A firefly axolol will not produce firefly axolotl babies due to its DNA still being that of the dominant half of the axolotl. All firefly axolotls require human intervention in their creation and are not able to be produced via selective breeding.
With the popularity of axolotls sky rocketing right now, there are a large number of scams from unscrupulous axolotl breeders who will lie to try and pump the prices of their axolotls up.
Thankfully, most axolotl breeders are reputable breeders and due to the axolotl community being so tight, the unscrupulous breeders are often named and shamed quickly.
Always do your research prior to purchasing an axolotl and never buy a firefly axolotl unless you have actually seen it in the flesh.
To our knowledge, the only two people who are producing firefly axolotls at the time of writing are Lloyd Strohl and Jennifer Barton and they rarely sell their firefly axolols.
What Is The Lifespan Of A Firefly Axolotl?
A firefly axolotl has the same lifespan of a natural axolotl and can live up to 15 years when taken care of correctly.
This is due to the procedure to turn the embryo into a firefly axolotl being done so early in its development that the tail from the other embryo is accepted as its own tail and the nerves and blood vessels then grow into it.
When done correctly, a firefly axolotl will have total control over the movement of the tail that has been added to its embryo and for all intensive purposes, it is just as healthy as a regular axolotl.
The nerves and blood vessels do not develop in the tail of the axolotl embryo until the procedure has already been completed so to the axolotl, nothing has biologically changed on the inside of the tail.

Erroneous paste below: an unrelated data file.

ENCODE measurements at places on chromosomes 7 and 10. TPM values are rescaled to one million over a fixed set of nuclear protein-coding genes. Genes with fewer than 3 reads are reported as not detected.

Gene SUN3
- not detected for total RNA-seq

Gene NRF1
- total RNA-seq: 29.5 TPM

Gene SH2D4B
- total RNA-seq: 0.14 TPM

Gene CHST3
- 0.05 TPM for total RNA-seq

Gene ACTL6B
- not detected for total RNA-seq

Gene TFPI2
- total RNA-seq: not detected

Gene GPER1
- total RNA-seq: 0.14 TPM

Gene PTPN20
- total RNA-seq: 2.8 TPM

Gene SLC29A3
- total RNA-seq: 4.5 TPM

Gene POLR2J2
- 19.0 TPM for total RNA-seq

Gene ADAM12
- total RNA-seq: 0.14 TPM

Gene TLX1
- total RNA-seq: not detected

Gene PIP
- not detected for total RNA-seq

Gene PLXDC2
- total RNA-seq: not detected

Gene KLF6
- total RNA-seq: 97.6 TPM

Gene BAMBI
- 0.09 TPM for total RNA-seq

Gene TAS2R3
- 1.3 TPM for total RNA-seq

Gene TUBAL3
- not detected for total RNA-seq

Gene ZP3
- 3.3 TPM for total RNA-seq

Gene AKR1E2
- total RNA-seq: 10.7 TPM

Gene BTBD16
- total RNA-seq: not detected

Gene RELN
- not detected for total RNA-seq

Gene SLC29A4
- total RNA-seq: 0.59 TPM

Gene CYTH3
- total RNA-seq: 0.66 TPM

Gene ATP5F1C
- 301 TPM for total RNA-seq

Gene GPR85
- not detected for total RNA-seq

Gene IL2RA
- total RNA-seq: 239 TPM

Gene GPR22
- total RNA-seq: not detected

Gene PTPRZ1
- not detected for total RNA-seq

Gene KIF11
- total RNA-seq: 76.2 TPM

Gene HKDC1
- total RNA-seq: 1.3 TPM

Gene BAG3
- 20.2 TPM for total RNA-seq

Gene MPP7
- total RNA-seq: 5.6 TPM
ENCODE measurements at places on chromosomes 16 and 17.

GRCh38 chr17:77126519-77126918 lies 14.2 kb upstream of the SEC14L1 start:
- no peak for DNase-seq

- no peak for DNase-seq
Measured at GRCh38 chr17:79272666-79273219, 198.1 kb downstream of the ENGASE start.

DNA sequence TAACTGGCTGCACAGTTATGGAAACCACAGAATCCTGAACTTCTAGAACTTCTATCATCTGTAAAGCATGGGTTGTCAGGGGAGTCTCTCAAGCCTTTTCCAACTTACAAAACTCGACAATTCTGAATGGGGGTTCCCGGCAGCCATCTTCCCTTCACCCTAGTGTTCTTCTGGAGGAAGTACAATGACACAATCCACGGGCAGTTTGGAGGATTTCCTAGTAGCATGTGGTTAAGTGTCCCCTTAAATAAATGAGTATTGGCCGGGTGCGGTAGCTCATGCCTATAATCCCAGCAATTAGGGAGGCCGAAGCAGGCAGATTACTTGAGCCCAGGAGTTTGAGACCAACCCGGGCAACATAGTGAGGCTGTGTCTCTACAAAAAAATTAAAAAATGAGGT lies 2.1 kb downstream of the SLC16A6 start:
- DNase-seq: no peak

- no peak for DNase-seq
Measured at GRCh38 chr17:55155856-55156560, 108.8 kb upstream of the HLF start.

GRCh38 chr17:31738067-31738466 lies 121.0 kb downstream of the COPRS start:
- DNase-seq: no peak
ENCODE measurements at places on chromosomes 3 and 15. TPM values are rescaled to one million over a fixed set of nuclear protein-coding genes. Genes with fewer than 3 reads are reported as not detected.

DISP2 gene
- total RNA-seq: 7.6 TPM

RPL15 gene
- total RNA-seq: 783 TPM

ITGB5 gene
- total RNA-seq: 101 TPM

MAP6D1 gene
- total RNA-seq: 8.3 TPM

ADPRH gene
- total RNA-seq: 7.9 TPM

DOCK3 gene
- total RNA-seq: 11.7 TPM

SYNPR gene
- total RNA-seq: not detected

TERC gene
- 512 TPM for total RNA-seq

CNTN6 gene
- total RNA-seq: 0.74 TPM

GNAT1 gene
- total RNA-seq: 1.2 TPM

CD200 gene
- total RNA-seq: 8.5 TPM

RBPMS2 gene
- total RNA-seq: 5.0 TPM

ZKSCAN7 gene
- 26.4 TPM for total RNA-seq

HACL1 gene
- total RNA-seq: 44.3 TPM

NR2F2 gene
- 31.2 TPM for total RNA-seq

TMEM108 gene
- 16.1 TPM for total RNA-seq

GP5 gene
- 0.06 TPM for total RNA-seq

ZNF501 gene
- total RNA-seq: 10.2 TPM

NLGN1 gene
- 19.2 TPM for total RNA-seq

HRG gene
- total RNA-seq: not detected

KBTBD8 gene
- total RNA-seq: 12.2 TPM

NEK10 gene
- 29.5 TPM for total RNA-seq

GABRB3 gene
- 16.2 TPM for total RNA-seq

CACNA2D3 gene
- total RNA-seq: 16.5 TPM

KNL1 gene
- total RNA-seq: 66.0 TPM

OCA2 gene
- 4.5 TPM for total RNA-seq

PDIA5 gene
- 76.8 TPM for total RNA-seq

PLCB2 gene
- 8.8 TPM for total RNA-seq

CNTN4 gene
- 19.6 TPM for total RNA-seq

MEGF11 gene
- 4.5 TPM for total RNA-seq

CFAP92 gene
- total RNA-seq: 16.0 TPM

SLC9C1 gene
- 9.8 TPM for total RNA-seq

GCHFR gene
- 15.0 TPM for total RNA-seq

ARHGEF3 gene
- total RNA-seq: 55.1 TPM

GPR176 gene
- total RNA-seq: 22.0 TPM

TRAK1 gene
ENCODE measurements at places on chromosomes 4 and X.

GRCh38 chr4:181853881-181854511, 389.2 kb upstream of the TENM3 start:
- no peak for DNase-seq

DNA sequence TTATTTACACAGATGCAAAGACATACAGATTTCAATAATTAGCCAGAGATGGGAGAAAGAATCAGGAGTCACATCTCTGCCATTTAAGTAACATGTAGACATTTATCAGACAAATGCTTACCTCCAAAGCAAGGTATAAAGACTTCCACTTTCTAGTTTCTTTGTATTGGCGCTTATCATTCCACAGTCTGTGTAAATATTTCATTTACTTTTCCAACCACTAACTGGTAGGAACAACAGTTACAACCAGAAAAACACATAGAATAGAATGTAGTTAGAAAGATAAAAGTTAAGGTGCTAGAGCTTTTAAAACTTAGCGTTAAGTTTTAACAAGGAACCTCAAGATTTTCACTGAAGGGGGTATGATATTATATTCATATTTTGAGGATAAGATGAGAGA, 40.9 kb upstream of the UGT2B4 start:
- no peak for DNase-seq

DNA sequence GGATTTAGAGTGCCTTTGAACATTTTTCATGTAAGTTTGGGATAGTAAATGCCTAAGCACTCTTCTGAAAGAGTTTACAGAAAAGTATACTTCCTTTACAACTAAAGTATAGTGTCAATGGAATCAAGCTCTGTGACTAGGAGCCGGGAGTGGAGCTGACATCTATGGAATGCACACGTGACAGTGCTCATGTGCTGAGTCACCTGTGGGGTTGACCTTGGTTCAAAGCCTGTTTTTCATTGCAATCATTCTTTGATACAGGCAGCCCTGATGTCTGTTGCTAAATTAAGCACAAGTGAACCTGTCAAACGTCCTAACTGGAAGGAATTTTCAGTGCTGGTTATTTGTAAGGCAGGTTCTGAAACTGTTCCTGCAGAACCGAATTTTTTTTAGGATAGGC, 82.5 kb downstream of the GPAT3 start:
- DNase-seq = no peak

Just like all other axolotls though, their water parameters, tank conditions, tank mates, and diet will all come into play with how long the axolotl will live. This means that just because firefly axolotls are able to live for as long as 15 years, it does not mean that they all will.
Are Firefly Axolotls Ethical?
There is always debait on if firefly axoltols are ethical or not with their being valid arguments on both sides.
The general consensus does seem to be that due to the procedure being done on the axolotl embryo before it has developed nerves so it feels no pain and the tail being accepted as if it was the original tail of the embryo then it is considered ethical.
As we touched on above, the nerves and blood vessels in the tail of the axolotl do not develop until after the tails have been switched when creating a firefly axolotl so as far as the axolotl is concerned, it is its own tail.
When a firefly axolotl swims you can see that they have full control of the tail and are able to move it at will as required when swimming.
Firefly axolotls are not in constant pain either as some people suggest on social media as the nerves grow into the tail as they would have with the natural tail for the embryo after the procedure has been completed.
This means that the nerves are complete with no breaks and a firefly axolotl will not know that it has the tail from another embryo.
That brings our ultimate guide to the firefly axolotl to an end. We hope that we have been able to answer some of the questions that you may have had about this axolotl variant that always seems to spark curiosity in people. We have tried to answer all of the frequently asked questions about keeping firefly axolotls in our article too so we hope that we have been able o answer all of the questions that you had.